The three aspects of saving faith identified by the reformers are notitia, assensus, and fiducia.1 For the reformers, saving faith was made up of each of these aspects. Possessing one or two of them does not mean you are saved. All three are necessary and are together sufficient for salvation. Let’s take a look at each of these aspects in more detail.
Three Aspects of Saving Faith
Notitia refers to the comprehension of data or content that is to be believed. Faith, especially saving faith, always has an object. You always believe in something. Notitia provides the understanding of the object of saving faith (namely, the truth about Christ’s birth, life, death, burial, and resurrection - see 1 Corinthians 15:1-81).
Given notitia is a comprehension of the object of faith, assensus is assent to the truth of the notitia. In other words, it is not enough to simply know that Christians claim Christ is God incarnate who died a sacrificial death for your sins; you must also affirm this statement to be true.
At this point, we have an object of faith (described by notitia) which is affirmed as truth (assensus). At this point, you may think someone with notitia and assensus is doing pretty well. According to James 2:19, however, even the demons have notitia and assensus! They understand the claims about Christ and God and even assent to their truth; there is something fundamentally missing from their faith which separates them from saving faith, and that is fiducia. Fiducia describes complete confidence and trust in the truths understood by notitia and affirmed by assensus.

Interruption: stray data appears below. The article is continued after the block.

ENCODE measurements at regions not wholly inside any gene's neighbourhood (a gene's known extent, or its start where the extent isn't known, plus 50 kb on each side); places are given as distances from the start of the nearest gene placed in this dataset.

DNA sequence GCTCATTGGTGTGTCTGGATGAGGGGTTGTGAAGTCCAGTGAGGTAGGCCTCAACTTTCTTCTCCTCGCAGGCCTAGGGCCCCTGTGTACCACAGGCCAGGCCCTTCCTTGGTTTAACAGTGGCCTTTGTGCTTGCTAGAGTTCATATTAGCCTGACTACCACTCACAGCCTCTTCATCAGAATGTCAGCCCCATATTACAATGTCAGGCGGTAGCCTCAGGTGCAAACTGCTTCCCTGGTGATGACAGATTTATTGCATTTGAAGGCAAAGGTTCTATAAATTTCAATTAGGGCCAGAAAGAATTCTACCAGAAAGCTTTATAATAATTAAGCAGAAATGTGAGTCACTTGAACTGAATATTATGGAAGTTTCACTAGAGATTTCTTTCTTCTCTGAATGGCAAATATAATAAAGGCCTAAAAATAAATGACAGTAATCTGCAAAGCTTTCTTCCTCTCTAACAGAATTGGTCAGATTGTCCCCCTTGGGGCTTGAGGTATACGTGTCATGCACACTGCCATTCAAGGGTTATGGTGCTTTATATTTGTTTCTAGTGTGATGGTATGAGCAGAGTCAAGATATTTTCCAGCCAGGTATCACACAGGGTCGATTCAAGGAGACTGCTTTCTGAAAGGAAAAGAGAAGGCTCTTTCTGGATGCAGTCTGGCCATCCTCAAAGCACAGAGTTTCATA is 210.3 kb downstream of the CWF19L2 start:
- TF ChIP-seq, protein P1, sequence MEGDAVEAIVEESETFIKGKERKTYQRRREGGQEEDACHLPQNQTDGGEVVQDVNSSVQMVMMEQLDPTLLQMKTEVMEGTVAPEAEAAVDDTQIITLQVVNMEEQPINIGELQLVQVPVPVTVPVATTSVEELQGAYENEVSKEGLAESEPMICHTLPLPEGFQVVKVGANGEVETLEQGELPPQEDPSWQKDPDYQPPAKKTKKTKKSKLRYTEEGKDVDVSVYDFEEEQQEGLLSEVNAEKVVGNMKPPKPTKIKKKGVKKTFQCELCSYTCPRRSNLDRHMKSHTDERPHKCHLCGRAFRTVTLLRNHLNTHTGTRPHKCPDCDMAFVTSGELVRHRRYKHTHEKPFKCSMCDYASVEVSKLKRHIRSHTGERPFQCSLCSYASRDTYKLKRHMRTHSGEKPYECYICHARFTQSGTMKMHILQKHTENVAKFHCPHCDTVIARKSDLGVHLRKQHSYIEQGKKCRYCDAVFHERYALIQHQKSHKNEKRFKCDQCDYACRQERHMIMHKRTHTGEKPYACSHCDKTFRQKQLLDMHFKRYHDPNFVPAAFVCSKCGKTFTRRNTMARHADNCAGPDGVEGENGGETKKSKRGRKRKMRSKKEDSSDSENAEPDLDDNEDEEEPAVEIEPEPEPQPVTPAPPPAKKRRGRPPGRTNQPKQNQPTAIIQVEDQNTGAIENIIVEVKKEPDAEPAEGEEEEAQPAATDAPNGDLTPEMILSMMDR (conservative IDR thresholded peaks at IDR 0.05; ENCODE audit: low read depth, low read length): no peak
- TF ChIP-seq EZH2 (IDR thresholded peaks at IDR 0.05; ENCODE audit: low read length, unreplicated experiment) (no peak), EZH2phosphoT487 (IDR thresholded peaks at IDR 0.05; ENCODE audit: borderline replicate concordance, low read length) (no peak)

So do these three aspects have any Biblical basis? For the sake of time, I’m only going to examine one passage.
Probably the clearest passage which supports these three aspects is Romans 10:5-17 (especially verses 13 and 14). In this passage, Paul is addressing his desire that the Jewish people receive “the righteousness of God” through faith (see Romans 10:2). In verses 13 and 14, he quotes Joel 2:32 which says “Whoever will call on the name of the LORD will be saved”. This is clearly a calling upon God which is salvific and fits nicely into what the reformers called fiducia. In verse 14, Paul begins to work ‘backwards’ to show what it would take for the Jewish people to express fiducia in calling on God. Paul’s first point in verse 14 is that it is not possible to call on someone in whom you “have not believed”. What does Paul mean here when he says “believe” (as in “have not believed”)? Keep in mind that Paul has already discussed the step at which a person is saved. He appears to be speaking of what the reformers would call assensus: an affirmation of the truth of events. After this, Paul continues to work backwards and points out that in order to have assensus, they must first “hear”. This “hearing” matches notitia, which is a comprehension of truth claims.
I may add more biblical evidence later, but am going to stop here for now. Understanding this topic is very helpful in evangelism, discipleship, and in growing our own faith. I hope you found this article helpful.